Though the coronavirus pandemic is still within our midst and its deadly and disruptive effects are lingering and ever-evolving, organizations, including associations, have been adapting, gearing up and planning for the “next normal.”
This was the gist of the Australasian Society of Association Executives’ webinar I recently attended. Speaker Nina Mapson Bone, managing director of Beaumont People, a specialized recruitment business firm that believes in “placing people first.”
Among the trends that she mentioned in all sectors are the use of digital technology, flexibility in all aspects of work and workplaces, as well as hiring and on-boarding of new talents into organizations.
For instance, she cited that WFH (work from home) will be here to stay and office space innovation in terms of physical distancing setups and sanitation protocols will be a standard. A variation of WFH is to replace working hours as a measure of performance with WFO (work for outcomes).
As associations manage their financials–reducing costs and generating alternative revenues—the use of a flexible workforce, i.e., casual or contractual employees, will be an option. To generate additional revenue, an association, which on some days is on WFH, for example, may consider sharing its office space with another association or lease it as a mobile office for members on a daily rate.
So what should associations be doing at this time? Nina offered these steps, which I have re-adapted and tweaked into an acronym: “ASAP,” based on my own experience, and put them in the context of associations here in the country:
Acknowledge. As in life, accepting that there are difficult challenges to be faced and that there will be changes in how your association will work going forward is always a good first step. As I wrote in this column on May 22, 2020, 4 ‘Ps’: Pathways to a Turnaround, “as an association CEO, I have huge responsibilities—keeping the association afloat, ascertaining continuing payroll for the staff and planning for a turnaround–all happening at the same time.” Acknowledging that there is a problem helps one find solutions and move forward.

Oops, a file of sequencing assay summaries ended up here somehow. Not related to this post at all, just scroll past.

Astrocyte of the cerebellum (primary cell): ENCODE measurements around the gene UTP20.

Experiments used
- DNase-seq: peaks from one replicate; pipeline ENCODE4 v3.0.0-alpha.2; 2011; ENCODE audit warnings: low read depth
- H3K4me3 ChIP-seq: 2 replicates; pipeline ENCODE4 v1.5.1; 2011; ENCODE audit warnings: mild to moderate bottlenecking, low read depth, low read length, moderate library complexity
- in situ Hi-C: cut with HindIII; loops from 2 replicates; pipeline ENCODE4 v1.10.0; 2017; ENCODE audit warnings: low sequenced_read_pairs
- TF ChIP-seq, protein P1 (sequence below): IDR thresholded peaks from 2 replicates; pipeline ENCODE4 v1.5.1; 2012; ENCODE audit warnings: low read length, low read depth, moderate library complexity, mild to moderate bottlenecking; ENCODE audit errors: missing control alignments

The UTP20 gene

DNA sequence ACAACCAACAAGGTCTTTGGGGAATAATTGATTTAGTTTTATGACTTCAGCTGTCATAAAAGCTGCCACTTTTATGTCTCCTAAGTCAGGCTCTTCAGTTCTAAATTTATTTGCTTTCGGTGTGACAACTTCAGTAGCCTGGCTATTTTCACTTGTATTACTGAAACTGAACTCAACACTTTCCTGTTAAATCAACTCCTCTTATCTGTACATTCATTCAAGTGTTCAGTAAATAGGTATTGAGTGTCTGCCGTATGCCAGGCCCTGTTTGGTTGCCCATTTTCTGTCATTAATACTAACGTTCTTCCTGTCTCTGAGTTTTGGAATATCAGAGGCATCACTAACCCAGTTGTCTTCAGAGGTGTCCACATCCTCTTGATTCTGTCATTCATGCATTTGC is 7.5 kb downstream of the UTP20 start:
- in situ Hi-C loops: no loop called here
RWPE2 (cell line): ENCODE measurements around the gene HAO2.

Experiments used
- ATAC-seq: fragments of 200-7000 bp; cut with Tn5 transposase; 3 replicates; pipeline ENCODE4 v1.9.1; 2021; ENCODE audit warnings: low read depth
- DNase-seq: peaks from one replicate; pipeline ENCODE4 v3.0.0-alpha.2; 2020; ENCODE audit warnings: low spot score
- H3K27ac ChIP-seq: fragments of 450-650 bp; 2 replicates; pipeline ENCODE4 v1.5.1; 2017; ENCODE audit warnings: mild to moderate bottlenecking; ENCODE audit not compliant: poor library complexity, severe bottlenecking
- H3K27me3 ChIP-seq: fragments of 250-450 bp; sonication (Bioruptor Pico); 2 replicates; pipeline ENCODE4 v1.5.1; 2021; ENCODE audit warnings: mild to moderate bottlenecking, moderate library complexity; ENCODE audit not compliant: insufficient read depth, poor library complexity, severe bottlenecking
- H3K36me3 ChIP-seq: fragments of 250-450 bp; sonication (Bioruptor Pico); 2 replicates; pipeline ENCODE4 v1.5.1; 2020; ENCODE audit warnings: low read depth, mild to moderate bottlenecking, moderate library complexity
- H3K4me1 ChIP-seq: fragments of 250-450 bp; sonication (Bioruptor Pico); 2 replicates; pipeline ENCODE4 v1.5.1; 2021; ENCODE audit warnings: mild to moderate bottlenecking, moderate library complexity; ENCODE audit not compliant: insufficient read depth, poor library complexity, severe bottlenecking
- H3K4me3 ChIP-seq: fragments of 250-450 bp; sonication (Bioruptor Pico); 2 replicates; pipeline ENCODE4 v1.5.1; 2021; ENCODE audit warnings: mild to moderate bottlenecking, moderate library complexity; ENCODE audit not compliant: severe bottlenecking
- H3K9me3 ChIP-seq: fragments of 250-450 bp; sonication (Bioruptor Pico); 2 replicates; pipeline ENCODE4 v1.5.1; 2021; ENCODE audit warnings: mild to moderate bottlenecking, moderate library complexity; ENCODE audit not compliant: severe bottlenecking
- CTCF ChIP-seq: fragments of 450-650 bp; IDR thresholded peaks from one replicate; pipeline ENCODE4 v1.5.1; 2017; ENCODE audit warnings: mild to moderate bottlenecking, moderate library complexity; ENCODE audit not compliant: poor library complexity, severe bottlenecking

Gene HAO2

Study. Have a quick review of what worked in the past and what will not work in the “new normal,” with members, staff, and other stakeholders (board, volunteers, partners, donors, sponsors) in mind. Are our services to and engagement with members and stakeholders still relevant? Are the modes of delivery of these services still applicable? How will the organization be structured to align with the situation? Will our business model be sustainable? These are a few questions to ask and seek answers to.
Assess. Have a look at and consult with what other associations are doing. Explore reaching out to potential partners and collaborate with them to fulfil common interests and have economies of scale. Brainstorm, involve, and work with your team on how best to strategize and plan ahead.
Plan. My four “Ps” pathways to recovery are: pivot to digital, partner to “hit the ground running,” pump-prime staff for upskilling, and plan for a turnaround.
If you’re an association executive, these are the steps to be done ASAP!
The column contributor, Octavio “Bobby” Peralta, is concurrently the secretary-general of the Association of Development Financing Institutions in Asia and the Pacific and the Founder & CEO of the Philippine Council of Associations and Association Executives. PCAAE is holding the Associations Summit 8 on November 25 and 26, 2020 with the theme, “Leading with Agility.” The two-day virtual event is supported by Adfiap, the Tourism Promotions Board, and the PICC. E-mail firstname.lastname@example.org for more details on AS8.